A Nepal government expedition to clean Mount Everest has found 11,000 kilograms of garbage and four corpses. The two-month-long cleanliness drive on the world’s highest mountain peak found empty oxygen cylinders, tents, plastic bottles, batteries, discarded climbing gear, food waste and human excrement, PTI reported.
“Some of the garbage was handed over to the NGO Blue Waste to Value, which recycles waste products, during a function in Kathmandu in the presence of Nepal Army chief General Purnachandra Thapa on Wednesday, coinciding with the World Environment Day,” Bigyan Dev Pandey, Director at Public Relations Directorate of Nepal Army, said. “We will continue this cleanliness drive next year also under our Safa Himal Campaign.”
About 20 sherpa climbers were involved in the clean-up in April and May. They collected 5,000 kg garbage from several sites above the base camp, and 6,000 kg from areas below, Dandu Raj Ghimire, the director general of the Department of Tourism told Reuters. “Unfortunately, some garbage collected in bags at the South Col could not be brought down due to bad weather,” Ghimire said.
Four bodies recovered
The four bodies, which were exposed by melting snow, were flown to a hospital in Kathmandu. Two of the bodies were identified as those of a Russian climber and a Nepali mountaineer, but the other two are yet to be identified.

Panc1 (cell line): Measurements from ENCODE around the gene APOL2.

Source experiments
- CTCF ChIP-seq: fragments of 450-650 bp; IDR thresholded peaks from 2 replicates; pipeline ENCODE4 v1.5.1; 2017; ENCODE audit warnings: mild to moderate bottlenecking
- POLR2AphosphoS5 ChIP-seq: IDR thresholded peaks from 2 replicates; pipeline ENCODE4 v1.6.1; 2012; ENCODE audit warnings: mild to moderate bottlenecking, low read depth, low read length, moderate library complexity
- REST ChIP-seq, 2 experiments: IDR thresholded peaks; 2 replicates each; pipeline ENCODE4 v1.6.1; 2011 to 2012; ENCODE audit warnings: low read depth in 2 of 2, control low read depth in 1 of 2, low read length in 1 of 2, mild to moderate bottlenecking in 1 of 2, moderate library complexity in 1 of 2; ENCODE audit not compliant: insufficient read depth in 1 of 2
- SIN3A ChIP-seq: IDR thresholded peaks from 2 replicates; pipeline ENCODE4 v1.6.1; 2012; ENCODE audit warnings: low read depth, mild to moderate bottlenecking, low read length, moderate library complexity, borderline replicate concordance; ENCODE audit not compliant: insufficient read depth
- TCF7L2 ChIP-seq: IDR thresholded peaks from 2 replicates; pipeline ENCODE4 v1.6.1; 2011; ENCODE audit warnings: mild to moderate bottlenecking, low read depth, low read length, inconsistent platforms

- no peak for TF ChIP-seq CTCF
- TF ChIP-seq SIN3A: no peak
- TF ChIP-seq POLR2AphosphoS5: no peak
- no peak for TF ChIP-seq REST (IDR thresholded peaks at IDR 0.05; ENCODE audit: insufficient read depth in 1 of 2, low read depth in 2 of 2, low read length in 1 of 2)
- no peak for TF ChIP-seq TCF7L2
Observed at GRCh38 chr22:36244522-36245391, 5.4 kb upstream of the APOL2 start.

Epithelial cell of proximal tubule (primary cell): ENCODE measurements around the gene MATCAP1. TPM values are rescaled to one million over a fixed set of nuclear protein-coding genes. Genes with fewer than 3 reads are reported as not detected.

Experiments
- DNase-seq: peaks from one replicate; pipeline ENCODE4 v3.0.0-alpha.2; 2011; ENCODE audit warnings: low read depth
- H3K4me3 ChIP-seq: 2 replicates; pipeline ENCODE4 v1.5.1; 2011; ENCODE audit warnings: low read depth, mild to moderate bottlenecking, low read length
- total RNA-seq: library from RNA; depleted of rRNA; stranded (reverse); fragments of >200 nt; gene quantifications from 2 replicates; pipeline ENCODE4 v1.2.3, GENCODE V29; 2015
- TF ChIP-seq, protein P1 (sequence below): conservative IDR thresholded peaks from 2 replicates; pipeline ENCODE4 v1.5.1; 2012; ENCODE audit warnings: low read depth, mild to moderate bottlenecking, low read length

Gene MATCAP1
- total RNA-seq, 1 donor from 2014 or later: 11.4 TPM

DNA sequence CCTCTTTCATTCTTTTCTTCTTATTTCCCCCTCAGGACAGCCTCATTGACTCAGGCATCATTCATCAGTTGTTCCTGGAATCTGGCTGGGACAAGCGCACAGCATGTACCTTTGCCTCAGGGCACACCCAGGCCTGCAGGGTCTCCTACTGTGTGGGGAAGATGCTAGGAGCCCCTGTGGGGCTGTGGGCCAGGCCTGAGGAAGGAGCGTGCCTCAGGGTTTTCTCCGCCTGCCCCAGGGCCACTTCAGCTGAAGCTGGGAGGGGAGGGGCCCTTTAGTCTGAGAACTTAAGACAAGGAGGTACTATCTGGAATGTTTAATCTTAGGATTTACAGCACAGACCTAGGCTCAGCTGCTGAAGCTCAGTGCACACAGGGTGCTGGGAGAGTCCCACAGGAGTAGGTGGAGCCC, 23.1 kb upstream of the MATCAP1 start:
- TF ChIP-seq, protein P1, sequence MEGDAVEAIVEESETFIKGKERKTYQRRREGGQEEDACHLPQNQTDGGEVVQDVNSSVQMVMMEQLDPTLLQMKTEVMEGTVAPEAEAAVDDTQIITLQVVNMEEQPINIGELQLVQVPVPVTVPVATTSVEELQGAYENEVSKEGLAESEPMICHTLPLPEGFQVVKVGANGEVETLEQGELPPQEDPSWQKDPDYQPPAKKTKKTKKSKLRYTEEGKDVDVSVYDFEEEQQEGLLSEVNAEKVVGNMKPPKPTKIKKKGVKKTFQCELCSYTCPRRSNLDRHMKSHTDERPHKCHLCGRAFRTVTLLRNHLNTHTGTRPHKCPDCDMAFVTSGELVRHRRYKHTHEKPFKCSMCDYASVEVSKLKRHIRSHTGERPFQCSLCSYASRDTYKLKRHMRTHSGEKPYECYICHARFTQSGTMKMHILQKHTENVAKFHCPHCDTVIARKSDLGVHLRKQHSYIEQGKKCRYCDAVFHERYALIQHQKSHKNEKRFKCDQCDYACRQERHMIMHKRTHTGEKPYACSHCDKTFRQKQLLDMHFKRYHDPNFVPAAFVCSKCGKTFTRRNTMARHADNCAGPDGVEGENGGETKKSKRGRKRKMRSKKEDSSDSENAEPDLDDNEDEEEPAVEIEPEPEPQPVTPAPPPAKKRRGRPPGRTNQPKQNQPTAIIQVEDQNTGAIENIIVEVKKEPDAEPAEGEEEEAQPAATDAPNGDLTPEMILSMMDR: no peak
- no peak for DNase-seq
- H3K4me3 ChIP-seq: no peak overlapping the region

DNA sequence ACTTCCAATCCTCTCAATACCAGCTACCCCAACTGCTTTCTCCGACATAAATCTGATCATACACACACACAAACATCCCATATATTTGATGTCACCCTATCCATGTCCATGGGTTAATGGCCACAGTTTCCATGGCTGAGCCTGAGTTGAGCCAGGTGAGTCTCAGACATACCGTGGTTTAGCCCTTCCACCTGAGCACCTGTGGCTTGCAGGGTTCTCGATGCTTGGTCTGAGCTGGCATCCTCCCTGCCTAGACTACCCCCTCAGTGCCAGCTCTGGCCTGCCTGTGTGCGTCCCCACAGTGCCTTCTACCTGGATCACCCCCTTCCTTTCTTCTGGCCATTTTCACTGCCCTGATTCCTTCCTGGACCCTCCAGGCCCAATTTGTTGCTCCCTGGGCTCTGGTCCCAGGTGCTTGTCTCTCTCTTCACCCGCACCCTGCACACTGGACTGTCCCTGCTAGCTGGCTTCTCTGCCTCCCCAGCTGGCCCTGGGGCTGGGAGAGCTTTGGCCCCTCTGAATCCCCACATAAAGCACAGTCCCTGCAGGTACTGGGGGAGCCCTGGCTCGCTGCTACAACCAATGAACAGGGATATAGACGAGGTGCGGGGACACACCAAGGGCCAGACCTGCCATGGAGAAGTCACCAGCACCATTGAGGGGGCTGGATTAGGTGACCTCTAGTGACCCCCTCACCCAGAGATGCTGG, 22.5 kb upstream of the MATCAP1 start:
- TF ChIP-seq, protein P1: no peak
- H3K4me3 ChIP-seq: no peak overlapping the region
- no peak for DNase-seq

More than 300 people have died on Everest since it was first conquered in 1953. This climbing season, between March and May, was among the deadliest as at least 11 people died. Nine mountaineers died on the Nepali side of the Everest in May, while two died on the Tibetan side.
Overcrowding due to a shorter window of suitable weather led to climbers getting stuck in a queue to the summit, which is located over 8,000 metres above the highest base camp on the mountain.
The area has come to be known as the “death zone” because climbers cannot spend more than a few minutes there without a supply of extra oxygen. A record 381 permits costing $11,000 each were issued by Nepal for the climbing season this year, leading to concerns that safety was being compromised for the sake of tourism in recent years.